Volatile chemical emission as a weapon of rearguard action: a game-theoretic model of contest behavior

Mesterton-Gibbons, Mike and Dai, Yao and Goubault, Marlene and Hardy, Ian C.W. (2017) Volatile chemical emission as a weapon of rearguard action: a game-theoretic model of contest behavior. Bulletin of Mathematical Biology . ISSN 0092-8240

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Abstract

We use a game-theoretic model to explore whether volatile chemical (spiroacetal) emissions can serve as a weapon of rearguard action. Our basic model explores whether such emissions serve as a means of temporary withdrawal, preventing the winner of the current round of a contest from translating its victory into permanent possession of a contested resource. A variant of this model explores an alternative possibility, namely, that such emissions serve as a means of permanent retreat, attempting to prevent a winner from inflicting costs on a fleeing loser. Our results confirm that the underlying logic of either interpretation of weapons of rearguard action is sound; however, empirical observations on parasitoid wasp contests suggest that the more likely function of chemical weapons is to serve as a means of temporary withdrawal. While our work is centered around the particular biology of contest behavior in parasitoid wasps, it also provides the first contest model to explicitly consider self-inflicted damage costs, and thus responds to a recent call by empiricists for theory in this area.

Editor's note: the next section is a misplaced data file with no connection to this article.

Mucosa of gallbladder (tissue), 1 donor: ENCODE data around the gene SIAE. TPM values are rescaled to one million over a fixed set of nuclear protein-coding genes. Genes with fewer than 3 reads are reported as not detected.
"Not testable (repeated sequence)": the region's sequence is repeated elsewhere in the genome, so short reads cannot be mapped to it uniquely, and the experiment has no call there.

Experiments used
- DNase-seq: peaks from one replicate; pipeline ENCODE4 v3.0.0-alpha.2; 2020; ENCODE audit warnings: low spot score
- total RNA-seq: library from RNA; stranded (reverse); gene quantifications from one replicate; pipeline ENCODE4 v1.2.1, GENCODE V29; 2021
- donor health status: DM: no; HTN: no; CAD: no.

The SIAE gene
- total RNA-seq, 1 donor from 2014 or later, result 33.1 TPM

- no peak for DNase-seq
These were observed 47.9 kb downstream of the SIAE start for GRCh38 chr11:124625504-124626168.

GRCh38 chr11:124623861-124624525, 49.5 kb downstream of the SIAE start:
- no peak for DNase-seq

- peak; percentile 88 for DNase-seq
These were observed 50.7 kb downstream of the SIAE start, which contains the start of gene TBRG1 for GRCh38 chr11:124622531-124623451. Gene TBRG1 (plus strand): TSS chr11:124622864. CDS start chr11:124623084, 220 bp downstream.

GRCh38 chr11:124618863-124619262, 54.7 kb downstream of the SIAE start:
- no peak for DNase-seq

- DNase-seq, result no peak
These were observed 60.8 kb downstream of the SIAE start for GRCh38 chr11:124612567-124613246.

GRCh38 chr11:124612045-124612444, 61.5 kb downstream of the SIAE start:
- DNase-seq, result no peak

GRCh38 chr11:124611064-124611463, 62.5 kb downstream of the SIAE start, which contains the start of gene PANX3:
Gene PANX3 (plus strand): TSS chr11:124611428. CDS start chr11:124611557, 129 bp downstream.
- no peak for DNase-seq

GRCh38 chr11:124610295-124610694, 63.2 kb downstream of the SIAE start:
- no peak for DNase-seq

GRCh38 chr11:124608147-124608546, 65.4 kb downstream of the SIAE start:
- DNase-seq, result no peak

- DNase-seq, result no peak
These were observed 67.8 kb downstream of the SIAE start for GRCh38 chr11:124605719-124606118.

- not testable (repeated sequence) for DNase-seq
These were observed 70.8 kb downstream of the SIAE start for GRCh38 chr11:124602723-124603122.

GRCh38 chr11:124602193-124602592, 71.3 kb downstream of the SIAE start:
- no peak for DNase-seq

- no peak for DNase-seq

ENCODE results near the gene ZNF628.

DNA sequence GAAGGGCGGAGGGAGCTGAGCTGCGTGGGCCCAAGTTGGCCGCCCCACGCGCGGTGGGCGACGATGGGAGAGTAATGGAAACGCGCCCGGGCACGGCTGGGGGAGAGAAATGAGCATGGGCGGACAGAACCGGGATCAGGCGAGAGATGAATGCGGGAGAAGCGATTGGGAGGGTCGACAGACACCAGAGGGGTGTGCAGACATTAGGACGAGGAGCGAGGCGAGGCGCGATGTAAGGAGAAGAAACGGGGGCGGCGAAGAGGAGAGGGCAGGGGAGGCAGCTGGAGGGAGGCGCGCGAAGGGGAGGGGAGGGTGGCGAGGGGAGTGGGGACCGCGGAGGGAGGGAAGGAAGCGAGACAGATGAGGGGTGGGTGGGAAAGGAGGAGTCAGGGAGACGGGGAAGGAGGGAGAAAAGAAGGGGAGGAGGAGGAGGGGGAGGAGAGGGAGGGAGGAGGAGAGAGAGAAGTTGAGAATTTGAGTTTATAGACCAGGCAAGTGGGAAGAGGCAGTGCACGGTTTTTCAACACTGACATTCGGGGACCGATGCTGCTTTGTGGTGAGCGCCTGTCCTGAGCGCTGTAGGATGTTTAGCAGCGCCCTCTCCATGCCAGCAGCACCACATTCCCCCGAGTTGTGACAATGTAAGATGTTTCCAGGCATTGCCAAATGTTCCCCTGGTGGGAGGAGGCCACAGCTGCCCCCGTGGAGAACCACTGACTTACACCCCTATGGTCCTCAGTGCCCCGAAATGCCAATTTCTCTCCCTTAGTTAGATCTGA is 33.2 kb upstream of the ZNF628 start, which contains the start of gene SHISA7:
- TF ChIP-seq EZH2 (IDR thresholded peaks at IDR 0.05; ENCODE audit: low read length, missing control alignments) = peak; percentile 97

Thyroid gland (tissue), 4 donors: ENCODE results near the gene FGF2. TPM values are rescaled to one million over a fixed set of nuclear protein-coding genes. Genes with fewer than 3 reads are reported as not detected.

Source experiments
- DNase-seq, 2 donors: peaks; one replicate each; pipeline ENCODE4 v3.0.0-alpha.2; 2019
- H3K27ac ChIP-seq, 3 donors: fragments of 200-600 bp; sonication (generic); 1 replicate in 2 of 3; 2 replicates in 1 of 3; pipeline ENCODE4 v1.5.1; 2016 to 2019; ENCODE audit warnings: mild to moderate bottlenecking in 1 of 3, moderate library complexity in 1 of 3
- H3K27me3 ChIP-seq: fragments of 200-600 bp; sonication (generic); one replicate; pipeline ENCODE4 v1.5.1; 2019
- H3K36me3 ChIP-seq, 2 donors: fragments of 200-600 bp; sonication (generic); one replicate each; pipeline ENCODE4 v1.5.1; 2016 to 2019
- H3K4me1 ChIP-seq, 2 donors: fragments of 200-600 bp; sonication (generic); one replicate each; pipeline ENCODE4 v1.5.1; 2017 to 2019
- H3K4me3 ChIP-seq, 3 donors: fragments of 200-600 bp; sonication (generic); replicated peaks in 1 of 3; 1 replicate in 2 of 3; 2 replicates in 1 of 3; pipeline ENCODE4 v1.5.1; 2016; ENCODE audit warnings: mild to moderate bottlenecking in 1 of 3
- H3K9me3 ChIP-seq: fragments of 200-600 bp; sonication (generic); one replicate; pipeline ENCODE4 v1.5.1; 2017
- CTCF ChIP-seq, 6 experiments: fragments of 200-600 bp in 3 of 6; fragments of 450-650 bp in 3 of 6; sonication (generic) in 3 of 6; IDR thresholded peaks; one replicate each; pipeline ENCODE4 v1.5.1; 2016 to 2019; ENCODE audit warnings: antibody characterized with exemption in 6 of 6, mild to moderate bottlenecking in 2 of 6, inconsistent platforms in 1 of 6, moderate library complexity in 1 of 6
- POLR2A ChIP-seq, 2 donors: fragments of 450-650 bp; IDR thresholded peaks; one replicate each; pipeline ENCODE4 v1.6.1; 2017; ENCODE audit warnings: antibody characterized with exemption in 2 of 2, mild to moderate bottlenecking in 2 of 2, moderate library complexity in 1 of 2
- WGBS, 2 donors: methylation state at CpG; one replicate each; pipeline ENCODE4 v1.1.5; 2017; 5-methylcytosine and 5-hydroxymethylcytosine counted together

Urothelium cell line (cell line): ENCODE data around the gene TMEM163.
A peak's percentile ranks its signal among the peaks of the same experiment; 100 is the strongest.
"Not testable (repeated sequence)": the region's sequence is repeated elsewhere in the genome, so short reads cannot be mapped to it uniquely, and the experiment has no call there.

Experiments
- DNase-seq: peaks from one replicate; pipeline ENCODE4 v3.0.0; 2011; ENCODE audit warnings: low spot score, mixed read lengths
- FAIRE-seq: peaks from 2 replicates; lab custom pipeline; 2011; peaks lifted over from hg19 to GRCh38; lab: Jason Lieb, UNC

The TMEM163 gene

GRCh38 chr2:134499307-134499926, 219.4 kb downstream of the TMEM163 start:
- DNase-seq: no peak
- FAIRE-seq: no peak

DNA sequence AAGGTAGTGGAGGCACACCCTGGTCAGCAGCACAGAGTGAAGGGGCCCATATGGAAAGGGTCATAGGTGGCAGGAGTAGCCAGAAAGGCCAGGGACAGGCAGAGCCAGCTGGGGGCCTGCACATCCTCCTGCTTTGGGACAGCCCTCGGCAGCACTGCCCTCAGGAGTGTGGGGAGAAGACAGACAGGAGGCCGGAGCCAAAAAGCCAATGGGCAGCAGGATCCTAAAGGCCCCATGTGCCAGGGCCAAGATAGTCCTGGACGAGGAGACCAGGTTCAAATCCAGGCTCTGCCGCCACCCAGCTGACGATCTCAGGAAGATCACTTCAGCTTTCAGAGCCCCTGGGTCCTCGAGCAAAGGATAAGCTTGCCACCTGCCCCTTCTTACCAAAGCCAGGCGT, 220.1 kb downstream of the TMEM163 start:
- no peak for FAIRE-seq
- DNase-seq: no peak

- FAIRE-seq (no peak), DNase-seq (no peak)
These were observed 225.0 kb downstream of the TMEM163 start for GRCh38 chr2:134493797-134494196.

Item Type: Article
Keywords: spiroacetal ; Goniozus ; self-inflicted damage
Schools/Departments: University of Nottingham, UK > Faculty of Science > School of Biosciences
Identification Number: 10.1007/s11538-017-0335-9
Depositing User: Eprints, Support
Date Deposited: 01 Sep 2017 12:29
Last Modified: 18 Oct 2017 17:41
URI: http://eprints.nottingham.ac.uk/id/eprint/45364

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